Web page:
News & Politics
The New Yorker

The New Yorker December 30, 2019

Founded in 1925, The New Yorker publishes the best writers of its time and has received more National Magazine Awards than any other magazine, for its groundbreaking reporting, authoritative analysis, and creative inspiration. The New Yorker takes readers beyond the weekly print magazine with the web, mobile, tablet, social media, and signature events. The New Yorker is at once a classic and at the leading edge.

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47 Issues

in this issue

2 min.

Adam Gopnik (“Sad Buildings in Brooklyn,” p. 32) is a staff writer. His most recent book is “A Thousand Small Sanities.” Liana Finck (“Hammurabi’s Code of Manners,” p. 59) is a New Yorker cartoonist. Her latest book is “Excuse Me: Cartoons, Complaints, and Notes to Self.” Jonathan Lethem (Fiction, p. 60) teaches creative writing at Pomona College. His latest novel is “The Feral Detective.” Emma Hunsinger (“How to Draw a Horse,” p. 40) has contributed cartoons to the magazine since 2017. She lives in rural Vermont. Richard Brody (Annals of Animation, p. 69), a film critic for the magazine, wrote “Everything Is Cinema: The Working Life of Jean-Luc Godard.” Veronica Geng (Shouts & Murmurs, p. 17) contributed to the magazine for nearly three decades. She died in 1997. George Saunders (Fiction, p. 56) was first published…

3 min.
comment: a funny thing happened

When The New Yorker was founded, in 1925, by the square-jawed newspaperman Harold Ross and his wife, the feminist and journalist Jane Grant, it was envisioned as a comic weekly. Since its inaugural installment, it has been packed with amusing drawings. (Issue No. 1 featured a commuter dutifully heeding a sign that read “PLEASE! HELP US KEEP THE ‘L’ AND SUBWAY CLEAN,” by polishing a window with his handkerchief.) Soon, Ross was noting that “everybody talks of The New Yorker’s art—that is, its illustrations—and it has been described as the best magazine in the world for someone who cannot read.” And yet here you are, reader, at the very end of this paragraph, proving him wrong! It is true, though, that the most popular cocktail-party confession that I, the cartoon editor,…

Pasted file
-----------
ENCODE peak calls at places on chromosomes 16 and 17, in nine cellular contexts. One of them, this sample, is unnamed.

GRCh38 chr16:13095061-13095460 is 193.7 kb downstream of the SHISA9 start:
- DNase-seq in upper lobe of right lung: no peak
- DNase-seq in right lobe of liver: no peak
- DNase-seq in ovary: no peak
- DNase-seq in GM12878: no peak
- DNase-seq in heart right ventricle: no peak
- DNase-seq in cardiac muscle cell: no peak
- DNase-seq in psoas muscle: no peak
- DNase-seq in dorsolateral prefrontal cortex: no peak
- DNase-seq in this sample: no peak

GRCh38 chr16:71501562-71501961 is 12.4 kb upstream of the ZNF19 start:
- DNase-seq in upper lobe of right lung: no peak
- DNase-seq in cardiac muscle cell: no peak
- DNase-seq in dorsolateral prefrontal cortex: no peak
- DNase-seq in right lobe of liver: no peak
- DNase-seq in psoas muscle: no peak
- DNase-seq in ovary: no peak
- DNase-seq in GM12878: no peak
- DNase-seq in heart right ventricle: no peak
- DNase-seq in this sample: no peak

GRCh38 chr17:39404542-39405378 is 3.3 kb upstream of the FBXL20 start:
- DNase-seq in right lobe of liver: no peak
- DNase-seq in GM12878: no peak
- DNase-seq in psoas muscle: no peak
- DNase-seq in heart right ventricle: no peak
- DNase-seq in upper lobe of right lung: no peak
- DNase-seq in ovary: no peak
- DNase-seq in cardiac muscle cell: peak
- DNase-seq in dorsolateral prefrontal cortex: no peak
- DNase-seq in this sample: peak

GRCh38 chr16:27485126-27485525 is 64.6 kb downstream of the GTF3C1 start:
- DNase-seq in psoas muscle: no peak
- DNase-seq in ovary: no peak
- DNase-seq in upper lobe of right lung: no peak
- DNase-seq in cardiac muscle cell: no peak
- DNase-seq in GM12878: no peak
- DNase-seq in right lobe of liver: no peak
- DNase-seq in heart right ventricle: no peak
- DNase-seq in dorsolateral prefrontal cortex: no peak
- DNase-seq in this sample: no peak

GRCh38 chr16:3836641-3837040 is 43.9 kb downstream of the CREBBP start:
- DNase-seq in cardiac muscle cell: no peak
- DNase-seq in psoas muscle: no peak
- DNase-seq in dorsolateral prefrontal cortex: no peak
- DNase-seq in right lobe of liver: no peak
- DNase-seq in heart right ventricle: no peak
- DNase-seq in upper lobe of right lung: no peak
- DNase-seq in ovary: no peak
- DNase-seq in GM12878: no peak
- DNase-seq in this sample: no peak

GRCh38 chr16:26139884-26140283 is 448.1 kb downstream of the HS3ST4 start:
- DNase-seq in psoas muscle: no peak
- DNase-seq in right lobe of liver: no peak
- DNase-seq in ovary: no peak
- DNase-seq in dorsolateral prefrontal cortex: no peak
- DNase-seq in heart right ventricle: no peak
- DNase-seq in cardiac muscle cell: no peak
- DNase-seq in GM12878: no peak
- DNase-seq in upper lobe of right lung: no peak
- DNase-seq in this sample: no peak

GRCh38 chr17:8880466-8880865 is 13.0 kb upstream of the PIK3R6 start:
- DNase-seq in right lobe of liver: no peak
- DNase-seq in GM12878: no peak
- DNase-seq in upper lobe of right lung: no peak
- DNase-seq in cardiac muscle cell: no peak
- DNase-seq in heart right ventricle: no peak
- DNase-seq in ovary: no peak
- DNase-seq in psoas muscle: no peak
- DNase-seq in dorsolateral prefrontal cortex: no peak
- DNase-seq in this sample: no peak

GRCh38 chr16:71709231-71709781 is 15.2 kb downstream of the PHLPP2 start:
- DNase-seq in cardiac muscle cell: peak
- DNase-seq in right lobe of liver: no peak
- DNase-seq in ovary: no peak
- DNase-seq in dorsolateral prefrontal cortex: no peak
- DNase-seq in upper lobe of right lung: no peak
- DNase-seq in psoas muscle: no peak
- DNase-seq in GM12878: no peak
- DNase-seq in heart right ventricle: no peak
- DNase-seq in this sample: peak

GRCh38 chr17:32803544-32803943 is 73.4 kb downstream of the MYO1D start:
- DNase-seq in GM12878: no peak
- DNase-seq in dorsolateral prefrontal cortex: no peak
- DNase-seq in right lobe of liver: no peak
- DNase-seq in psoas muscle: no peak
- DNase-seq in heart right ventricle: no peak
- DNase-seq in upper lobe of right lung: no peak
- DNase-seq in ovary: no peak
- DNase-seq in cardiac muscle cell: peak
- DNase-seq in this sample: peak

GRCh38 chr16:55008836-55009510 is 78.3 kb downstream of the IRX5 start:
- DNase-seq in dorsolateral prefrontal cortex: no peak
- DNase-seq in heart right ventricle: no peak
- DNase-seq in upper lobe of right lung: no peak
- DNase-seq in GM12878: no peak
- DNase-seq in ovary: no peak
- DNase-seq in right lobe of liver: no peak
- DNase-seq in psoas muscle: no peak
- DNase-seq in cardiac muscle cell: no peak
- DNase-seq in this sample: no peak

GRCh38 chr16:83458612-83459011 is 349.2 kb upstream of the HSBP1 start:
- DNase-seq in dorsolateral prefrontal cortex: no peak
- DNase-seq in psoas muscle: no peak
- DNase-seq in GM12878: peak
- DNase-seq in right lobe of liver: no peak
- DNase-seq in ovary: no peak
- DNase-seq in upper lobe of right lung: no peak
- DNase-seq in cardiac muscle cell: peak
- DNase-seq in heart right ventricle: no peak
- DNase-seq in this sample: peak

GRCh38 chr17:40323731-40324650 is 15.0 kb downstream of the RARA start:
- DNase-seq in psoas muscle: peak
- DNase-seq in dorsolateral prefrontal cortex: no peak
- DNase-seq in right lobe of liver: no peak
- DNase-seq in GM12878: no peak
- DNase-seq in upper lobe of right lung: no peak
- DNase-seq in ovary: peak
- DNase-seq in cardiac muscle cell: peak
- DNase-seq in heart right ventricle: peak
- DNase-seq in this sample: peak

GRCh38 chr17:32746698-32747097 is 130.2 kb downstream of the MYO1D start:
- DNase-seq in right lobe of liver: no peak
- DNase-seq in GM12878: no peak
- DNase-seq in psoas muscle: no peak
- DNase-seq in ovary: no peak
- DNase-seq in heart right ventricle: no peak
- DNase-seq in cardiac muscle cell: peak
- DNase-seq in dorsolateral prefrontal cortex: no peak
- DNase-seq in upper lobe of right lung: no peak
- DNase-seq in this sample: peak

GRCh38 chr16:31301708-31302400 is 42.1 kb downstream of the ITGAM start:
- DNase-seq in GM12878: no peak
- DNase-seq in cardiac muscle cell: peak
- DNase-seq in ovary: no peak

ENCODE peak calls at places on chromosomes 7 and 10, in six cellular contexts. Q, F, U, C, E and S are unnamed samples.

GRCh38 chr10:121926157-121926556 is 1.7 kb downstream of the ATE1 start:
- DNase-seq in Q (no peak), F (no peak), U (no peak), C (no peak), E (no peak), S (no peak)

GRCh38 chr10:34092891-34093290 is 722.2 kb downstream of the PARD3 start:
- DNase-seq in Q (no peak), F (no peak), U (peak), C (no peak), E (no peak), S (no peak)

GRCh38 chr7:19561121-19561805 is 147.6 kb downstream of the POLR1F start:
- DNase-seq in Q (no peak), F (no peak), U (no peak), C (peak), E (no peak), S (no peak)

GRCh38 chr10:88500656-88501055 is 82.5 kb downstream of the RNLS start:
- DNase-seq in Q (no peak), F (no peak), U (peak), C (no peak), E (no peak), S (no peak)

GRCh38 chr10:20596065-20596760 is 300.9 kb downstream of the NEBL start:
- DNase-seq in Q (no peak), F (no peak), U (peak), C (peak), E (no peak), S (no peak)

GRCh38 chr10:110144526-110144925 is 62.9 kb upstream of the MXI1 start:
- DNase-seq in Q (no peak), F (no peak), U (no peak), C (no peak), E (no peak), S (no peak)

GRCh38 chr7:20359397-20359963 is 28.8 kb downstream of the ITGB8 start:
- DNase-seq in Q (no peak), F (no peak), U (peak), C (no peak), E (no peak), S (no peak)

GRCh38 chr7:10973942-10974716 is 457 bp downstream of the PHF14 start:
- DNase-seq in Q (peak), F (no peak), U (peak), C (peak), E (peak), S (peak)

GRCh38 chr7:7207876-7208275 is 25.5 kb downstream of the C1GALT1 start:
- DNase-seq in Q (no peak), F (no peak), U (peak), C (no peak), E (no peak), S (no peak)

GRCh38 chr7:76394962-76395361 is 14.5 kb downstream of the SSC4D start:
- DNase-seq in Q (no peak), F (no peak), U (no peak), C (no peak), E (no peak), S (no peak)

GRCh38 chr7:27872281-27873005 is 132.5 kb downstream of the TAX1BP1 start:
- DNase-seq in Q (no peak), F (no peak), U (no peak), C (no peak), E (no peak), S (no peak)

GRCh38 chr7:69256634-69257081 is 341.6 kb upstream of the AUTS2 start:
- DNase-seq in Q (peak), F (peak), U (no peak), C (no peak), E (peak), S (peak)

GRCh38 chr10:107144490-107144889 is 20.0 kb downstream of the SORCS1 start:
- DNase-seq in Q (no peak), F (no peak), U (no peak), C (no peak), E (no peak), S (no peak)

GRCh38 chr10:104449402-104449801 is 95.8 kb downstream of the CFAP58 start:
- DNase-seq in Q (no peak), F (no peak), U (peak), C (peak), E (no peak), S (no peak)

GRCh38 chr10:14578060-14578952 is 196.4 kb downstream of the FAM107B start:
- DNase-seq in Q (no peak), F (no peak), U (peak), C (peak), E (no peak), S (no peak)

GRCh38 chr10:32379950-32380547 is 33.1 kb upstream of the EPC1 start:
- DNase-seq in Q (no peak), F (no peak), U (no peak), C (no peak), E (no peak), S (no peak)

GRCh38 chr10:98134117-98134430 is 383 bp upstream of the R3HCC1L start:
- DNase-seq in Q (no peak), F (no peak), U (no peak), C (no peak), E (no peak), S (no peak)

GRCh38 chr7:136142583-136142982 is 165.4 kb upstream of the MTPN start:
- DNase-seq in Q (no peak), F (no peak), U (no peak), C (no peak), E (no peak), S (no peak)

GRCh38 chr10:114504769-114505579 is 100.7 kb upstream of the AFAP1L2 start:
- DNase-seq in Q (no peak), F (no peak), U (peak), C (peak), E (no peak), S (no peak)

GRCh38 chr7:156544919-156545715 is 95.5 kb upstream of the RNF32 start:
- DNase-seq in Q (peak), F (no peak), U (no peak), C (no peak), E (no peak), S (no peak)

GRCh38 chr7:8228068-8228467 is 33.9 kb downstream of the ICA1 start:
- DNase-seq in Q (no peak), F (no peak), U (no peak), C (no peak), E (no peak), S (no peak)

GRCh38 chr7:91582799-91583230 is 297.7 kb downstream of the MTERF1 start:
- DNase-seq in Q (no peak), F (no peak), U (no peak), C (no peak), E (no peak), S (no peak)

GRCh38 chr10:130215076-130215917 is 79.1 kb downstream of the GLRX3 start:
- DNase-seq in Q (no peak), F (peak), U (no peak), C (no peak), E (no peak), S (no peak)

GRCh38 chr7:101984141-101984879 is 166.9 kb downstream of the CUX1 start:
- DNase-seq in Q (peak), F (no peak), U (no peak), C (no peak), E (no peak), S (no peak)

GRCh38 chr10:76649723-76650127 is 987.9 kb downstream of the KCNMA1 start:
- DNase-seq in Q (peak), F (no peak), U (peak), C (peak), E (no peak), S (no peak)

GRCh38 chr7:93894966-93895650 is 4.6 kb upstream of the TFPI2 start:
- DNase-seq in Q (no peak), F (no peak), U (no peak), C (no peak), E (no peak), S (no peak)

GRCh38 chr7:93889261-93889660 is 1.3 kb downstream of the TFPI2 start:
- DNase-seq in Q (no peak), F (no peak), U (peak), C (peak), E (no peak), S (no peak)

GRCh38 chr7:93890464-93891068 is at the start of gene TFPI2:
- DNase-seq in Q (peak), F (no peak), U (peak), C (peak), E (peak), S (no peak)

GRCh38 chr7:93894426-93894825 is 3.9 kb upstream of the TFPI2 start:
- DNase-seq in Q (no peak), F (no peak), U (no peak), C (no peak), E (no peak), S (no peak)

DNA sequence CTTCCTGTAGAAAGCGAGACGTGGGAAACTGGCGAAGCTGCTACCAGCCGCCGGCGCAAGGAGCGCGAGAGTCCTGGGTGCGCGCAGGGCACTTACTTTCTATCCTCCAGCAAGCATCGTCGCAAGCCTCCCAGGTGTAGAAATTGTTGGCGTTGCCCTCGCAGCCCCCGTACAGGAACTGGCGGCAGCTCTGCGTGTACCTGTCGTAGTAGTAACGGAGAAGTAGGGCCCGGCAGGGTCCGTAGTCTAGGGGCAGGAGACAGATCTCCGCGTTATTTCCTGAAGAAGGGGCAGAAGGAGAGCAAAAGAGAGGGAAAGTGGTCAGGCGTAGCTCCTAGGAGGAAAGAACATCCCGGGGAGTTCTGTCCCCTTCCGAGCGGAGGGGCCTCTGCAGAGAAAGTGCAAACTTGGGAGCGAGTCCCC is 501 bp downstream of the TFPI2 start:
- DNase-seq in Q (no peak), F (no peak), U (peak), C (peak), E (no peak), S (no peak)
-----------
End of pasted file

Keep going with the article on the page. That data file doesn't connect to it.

4 min.
fragments: found in translation

Miglė Anušauskaitė, a heavily tattooed, thirty-one-year-old Lithuanian cartoonist, is not Jewish. But in 2015, after winning an award for a comic book she created, she used her prize money to start studying languages, including Hebrew. Her Hebrew teacher worked at the Lithuanian national library’s Judaica Research Center, and asked her if she wanted a job. “I still don’t know why,” Anušauskaitė said. “But I was interested.” At her new job, she encountered Yiddish. She decided to learn that, too. Anušauskaitė lives in Vilnius, which has been nicknamed the “Jerusalem of the North.” It was the original home of the Yiddish Scientific Institute (YIVO), an organization dedicated to the preservation of Jewish culture. In 1939, YIVO announced a contest for the “best Jewish youth autobiography,” open to young men and women between…

4 min.
lost and found dept.: flew the coop

The squawking started in the summer. By late fall, it would become the soundtrack to a tale of urban dogooding gone awry. One morning in July, Kate Boicourt was frying plantains in her apartment in Ditmas Park when a peculiar sound caught her ear. She looked out her fifth-story window and saw a snowy-white bird perched on her fire escape—ten inches tall, with a pink blush around its beak and an impish Mohawk. The bird peered at Boicourt with a hungry stare. “It was like he was saying, ‘I’m here in time for breakfast,’” Boicourt recalled the other day. Boicourt, who is thirty-five and works for the nonprofit Waterfront Alliance, is used to seeing pigeons and seagulls in her leafy neighborhood, but this specimen was new. The bird began appearing every…

4 min.
chicago postcard: everything wabi-sabi

A young couple was browsing at Judy Maxwell Home, a gift shop on Chicago’s North Side, when they noticed a middle-aged, red-haired woman perched on a stool, palpating the sternum of a life-size red Power Ranger. The couple didn’t recognize her, but it was the store’s owner, the actress Joan Cusack. She had on a beige apron over a blue-flowered dress. On the back of the apron, she’d sewn a tiny vintage Barbie outfit. “He’s kind of gone through some hard times,” Cusack said, addressing the shopping couple, as she pressed down on the Power Ranger’s chest. A strangled pleasantry emitted from a speaker inside him. “Very encouraging,” she said, stepping off the stool. The couple left without buying anything, but Cusack considered the transaction a success. She seems concerned with more…

8 min.
shouts & murmurs: coyote v. acme

IN THE UNITED STATES DISTRICT COURT, SOUTHWESTERN DISTRICT, TEMPE, ARIZONA CASE No. B19294, JUDGE JOAN KUJAVA, PRESIDING WILE E. COYOTE, Plaintiff -v.- ACME COMPANY, Defendant Opening Statement of Mr. Harold Schoff, attorney for Mr. Coyote: My client, Mr. Wile E. Coyote, a resident of Arizona and contiguous states, does hereby bring suit for damages against the Acme Company, manufacturer and retail distributor of assorted merchandise, incorporated in Delaware and doing business in every state, district, and territory. Mr. Coyote seeks compensation for personal injuries, loss of business income, and mental suffering caused as a direct result of the actions and/or gross negligence of said company, under Title 15 of the United States Code, Chapter 47, section 2072, subsection (a), relating to product liability. Mr. Coyote states that on eighty-five separate occasions he has purchased of the Acme Company (hereinafter,…